“Our cultural creations from the Chinese Dragon to Ramleela, Hyarima or Anansi hold many of the keys to our self-determination.
“Some of my ancestors came here in the 1880s fleeing social unrest. It is believed that they came over on boats, eventually settling in places like Santa Cruz, Rio Claro, Arima, San Fernando and Tobago. ‘Cocoa panyol,’ from the word espanol, or ‘peon,’ Spanish for labourer, is what they were called.”
“TRINIDAD IS confusing,” someone from another Caribbean island said. As far as I recall, we were talking about their research into indigenous languages and I was sharing the experiences of my own family as mentioned in the opening quote.
Over the centuries our small nation has been fundamentally impacted by external forces. We continue to grapple with questions of how to define a citizen of TT? What are the qualities that we wish to foster? How do we honour those on whose backs we walk?
Throughout history, our citizens have often been left with the choice of renegotiating their space. The perceived sudden putting up of two arches on Charlotte Street for the creation of a China Town in Port of Spain is one example. In no uncertain terms, the arches declare permanence, importance, value.
Media reports indicate that consultation on the arches was limited. Questions are being asked about the timing and the choice. Will we soon see monuments celebrating our indigenous heritage?
Enslaved Africans who settled all over the city and helped build this nation are virtually invisible. East Indians who have contributed richly to our combined cultures are not physically present. How is one chosen over the other for recognition?
In 1783, 1838, 1845, 1866...centuries ago, such matters were not raised at all. The ebb and flow of nationalities was accepted and people renegotiated power relations as best as possible.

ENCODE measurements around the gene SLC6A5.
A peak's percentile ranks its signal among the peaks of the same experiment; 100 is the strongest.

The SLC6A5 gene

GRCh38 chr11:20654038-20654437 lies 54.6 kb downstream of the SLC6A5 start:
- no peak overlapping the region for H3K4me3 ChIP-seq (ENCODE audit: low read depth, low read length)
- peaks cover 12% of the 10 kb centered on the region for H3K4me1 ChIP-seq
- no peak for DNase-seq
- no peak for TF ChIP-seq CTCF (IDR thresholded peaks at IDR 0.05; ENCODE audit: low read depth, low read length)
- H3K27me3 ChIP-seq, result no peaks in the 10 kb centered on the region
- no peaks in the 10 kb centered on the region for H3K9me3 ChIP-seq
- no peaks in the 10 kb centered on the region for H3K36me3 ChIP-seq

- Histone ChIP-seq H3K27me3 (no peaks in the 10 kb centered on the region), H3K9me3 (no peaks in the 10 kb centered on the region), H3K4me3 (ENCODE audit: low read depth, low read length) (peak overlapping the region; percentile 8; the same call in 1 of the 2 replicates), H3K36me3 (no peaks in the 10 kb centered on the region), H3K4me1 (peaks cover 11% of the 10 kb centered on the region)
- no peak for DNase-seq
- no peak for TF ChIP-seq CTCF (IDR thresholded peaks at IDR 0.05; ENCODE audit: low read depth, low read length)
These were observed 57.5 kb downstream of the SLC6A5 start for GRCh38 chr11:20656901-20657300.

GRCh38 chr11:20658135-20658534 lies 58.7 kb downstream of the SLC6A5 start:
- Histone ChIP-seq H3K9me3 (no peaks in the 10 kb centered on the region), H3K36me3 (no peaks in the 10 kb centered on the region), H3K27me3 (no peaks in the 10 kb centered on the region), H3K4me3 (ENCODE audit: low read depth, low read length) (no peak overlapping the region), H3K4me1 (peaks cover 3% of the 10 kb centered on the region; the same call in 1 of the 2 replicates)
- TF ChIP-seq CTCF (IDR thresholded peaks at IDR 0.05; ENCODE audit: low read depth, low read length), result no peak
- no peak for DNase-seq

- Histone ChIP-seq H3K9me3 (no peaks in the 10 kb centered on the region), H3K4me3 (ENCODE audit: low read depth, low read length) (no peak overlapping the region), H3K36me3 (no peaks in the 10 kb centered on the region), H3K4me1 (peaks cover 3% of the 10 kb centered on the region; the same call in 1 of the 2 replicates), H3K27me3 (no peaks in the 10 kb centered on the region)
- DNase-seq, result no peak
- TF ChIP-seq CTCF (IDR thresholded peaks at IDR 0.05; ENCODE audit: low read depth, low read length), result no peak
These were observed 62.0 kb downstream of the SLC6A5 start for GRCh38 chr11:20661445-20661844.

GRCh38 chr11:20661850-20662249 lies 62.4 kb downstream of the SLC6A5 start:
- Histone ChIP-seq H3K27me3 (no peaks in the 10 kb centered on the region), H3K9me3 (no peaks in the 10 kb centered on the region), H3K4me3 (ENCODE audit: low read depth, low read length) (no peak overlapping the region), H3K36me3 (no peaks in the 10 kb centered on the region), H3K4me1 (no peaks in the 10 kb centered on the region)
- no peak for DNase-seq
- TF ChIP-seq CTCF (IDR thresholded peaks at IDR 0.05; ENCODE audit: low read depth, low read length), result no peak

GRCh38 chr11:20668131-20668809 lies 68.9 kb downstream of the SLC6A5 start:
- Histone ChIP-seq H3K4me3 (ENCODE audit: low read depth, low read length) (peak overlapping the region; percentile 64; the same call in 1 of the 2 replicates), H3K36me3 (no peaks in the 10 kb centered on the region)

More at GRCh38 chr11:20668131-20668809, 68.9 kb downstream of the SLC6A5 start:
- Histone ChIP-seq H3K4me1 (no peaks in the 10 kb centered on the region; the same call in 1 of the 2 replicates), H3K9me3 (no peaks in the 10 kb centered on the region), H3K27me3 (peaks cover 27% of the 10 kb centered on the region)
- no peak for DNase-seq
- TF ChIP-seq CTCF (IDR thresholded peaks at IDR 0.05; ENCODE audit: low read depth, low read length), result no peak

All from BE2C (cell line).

History tells of ordinary Venezuelans who came to work in our cocoa, coffee and sugar cane fields. Wealthy Venezuelans were known for sending their children to “Catholic colleges in Trinidad, conducting business in Trinidad, shopping, and even coming to take drinking water back to the mainland.”
After 1783, it was accepted that a predominant Spanish culture was replaced by one characterised by African and French cultural forms. Many ordinary citizens began to speak patois, a nation language that evolved from African, French and indigenous dialects. East Indian indenture resulted in more significant changes across the cultural spectrum. Even our Carnival became symbolic of the separation of cultures, ethnicities and power struggles.
The point is that culture and heritage are not static. They are impacted by politics and economics as other spheres of life. My own experience is that socio-cultural solutions must drive political decisions and not the other way around.
This week, I witnessed again the problems that are caused when societies are not properly prepared for change. In trying to purchase a simple item in Port of Spain, I was served by a Spanish speaking attendant. While her command of English was good, mistakes were made and someone from TT had to step in. Much rolling of the eyes, heaving breathing and tense exchanges between the two women took place. They tried to manage the conflict in front of the customers but the clash of cultures was obvious.
Today, a number of citizens claim their Chinese heritage, from calypsonian Crazy to Queen Nona Lopez Aquan, the recently installed queen of the Santa Rosa indigenous peoples.
From Chinese food to the impact on our Carnival and the growing influence of their business community, no one questions the worth of Chinese culture to our society. However, in a complex nation, matters of culture and heritage are critical to individual and collective identity and must be treated with the respect they deserve.
So honestly, this article is only partially about the China Town arches in Port of Spain. For me, they raise concerns about how change is achieved. The confusion (and I suspect hurt) of citizens, reinforces the view that our politicians have still not charted a clear path for us when it comes to managing our complex cultural environment.
In 2019, we are once again watching our country alter before our eyes. People who speak, dress, cook, raise children, and worship differently are here. And more are coming. Two hundred years from now, what will history document? Will cultures continue to clash? The Chinese have been here, but now through the arches we see them. How long will it take before the rest of us are revealed?
Dara E Healy is a performance artist, communications specialist and founder of the NGO, the Indigenous Creative Arts Network – ICAN